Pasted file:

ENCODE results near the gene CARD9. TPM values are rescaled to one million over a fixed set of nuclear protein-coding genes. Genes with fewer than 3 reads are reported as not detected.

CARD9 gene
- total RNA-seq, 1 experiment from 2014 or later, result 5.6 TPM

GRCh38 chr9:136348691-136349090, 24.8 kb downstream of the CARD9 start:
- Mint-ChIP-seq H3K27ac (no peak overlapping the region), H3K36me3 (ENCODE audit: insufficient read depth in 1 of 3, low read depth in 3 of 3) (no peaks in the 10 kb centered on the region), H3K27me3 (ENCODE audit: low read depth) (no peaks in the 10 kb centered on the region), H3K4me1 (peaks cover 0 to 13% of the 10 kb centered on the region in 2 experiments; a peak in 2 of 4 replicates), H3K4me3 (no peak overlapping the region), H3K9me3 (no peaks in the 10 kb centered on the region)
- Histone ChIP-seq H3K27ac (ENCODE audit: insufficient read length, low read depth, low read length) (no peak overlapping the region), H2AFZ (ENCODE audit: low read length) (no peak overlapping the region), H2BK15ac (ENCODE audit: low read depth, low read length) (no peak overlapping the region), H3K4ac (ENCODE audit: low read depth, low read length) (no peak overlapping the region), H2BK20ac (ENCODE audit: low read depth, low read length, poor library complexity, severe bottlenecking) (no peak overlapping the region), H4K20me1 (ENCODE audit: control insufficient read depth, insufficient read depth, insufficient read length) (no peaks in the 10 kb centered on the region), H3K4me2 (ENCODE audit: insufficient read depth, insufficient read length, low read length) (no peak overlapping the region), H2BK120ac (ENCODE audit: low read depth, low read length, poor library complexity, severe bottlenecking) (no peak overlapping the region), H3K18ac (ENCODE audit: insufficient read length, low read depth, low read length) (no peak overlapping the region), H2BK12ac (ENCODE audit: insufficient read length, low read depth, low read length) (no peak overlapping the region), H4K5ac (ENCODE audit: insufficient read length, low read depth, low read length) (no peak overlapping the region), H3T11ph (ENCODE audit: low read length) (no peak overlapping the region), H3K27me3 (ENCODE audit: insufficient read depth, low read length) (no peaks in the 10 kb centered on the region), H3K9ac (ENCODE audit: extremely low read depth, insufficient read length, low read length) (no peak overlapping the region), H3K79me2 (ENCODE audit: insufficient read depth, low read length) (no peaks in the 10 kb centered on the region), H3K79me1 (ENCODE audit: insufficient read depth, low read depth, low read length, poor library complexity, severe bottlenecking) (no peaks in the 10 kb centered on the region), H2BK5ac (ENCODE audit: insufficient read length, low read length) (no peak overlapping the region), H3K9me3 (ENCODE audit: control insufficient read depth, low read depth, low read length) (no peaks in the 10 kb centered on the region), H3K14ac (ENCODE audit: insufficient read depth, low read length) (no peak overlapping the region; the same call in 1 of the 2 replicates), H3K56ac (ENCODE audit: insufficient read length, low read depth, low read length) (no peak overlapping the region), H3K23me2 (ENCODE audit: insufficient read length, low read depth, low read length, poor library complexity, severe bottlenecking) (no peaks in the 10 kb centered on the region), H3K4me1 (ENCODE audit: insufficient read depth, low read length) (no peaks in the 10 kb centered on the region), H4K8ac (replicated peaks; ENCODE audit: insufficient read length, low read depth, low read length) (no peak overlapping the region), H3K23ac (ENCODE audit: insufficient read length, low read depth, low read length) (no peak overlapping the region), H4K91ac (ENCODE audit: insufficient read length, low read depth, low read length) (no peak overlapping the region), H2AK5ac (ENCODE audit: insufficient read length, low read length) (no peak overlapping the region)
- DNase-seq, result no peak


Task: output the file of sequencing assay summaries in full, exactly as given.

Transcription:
ENCODE results near the gene CARD9. TPM values are rescaled to one million over a fixed set of nuclear protein-coding genes. Genes with fewer than 3 reads are reported as not detected.

CARD9 gene
- total RNA-seq, 1 experiment from 2014 or later, result 5.6 TPM

GRCh38 chr9:136348691-136349090, 24.8 kb downstream of the CARD9 start:
- Mint-ChIP-seq H3K27ac (no peak overlapping the region), H3K36me3 (ENCODE audit: insufficient read depth in 1 of 3, low read depth in 3 of 3) (no peaks in the 10 kb centered on the region), H3K27me3 (ENCODE audit: low read depth) (no peaks in the 10 kb centered on the region), H3K4me1 (peaks cover 0 to 13% of the 10 kb centered on the region in 2 experiments; a peak in 2 of 4 replicates), H3K4me3 (no peak overlapping the region), H3K9me3 (no peaks in the 10 kb centered on the region)
- Histone ChIP-seq H3K27ac (ENCODE audit: insufficient read length, low read depth, low read length) (no peak overlapping the region), H2AFZ (ENCODE audit: low read length) (no peak overlapping the region), H2BK15ac (ENCODE audit: low read depth, low read length) (no peak overlapping the region), H3K4ac (ENCODE audit: low read depth, low read length) (no peak overlapping the region), H2BK20ac (ENCODE audit: low read depth, low read length, poor library complexity, severe bottlenecking) (no peak overlapping the region), H4K20me1 (ENCODE audit: control insufficient read depth, insufficient read depth, insufficient read length) (no peaks in the 10 kb centered on the region), H3K4me2 (ENCODE audit: insufficient read depth, insufficient read length, low read length) (no peak overlapping the region), H2BK120ac (ENCODE audit: low read depth, low read length, poor library complexity, severe bottlenecking) (no peak overlapping the region), H3K18ac (ENCODE audit: insufficient read length, low read depth, low read length) (no peak overlapping the region), H2BK12ac (ENCODE audit: insufficient read length, low read depth, low read length) (no peak overlapping the region), H4K5ac (ENCODE audit: insufficient read length, low read depth, low read length) (no peak overlapping the region), H3T11ph (ENCODE audit: low read length) (no peak overlapping the region), H3K27me3 (ENCODE audit: insufficient read depth, low read length) (no peaks in the 10 kb centered on the region), H3K9ac (ENCODE audit: extremely low read depth, insufficient read length, low read length) (no peak overlapping the region), H3K79me2 (ENCODE audit: insufficient read depth, low read length) (no peaks in the 10 kb centered on the region), H3K79me1 (ENCODE audit: insufficient read depth, low read depth, low read length, poor library complexity, severe bottlenecking) (no peaks in the 10 kb centered on the region), H2BK5ac (ENCODE audit: insufficient read length, low read length) (no peak overlapping the region), H3K9me3 (ENCODE audit: control insufficient read depth, low read depth, low read length) (no peaks in the 10 kb centered on the region), H3K14ac (ENCODE audit: insufficient read depth, low read length) (no peak overlapping the region; the same call in 1 of the 2 replicates), H3K56ac (ENCODE audit: insufficient read length, low read depth, low read length) (no peak overlapping the region), H3K23me2 (ENCODE audit: insufficient read length, low read depth, low read length, poor library complexity, severe bottlenecking) (no peaks in the 10 kb centered on the region), H3K4me1 (ENCODE audit: insufficient read depth, low read length) (no peaks in the 10 kb centered on the region), H4K8ac (replicated peaks; ENCODE audit: insufficient read length, low read depth, low read length) (no peak overlapping the region), H3K23ac (ENCODE audit: insufficient read length, low read depth, low read length) (no peak overlapping the region), H4K91ac (ENCODE audit: insufficient read length, low read depth, low read length) (no peak overlapping the region), H2AK5ac (ENCODE audit: insufficient read length, low read length) (no peak overlapping the region)
- DNase-seq, result no peak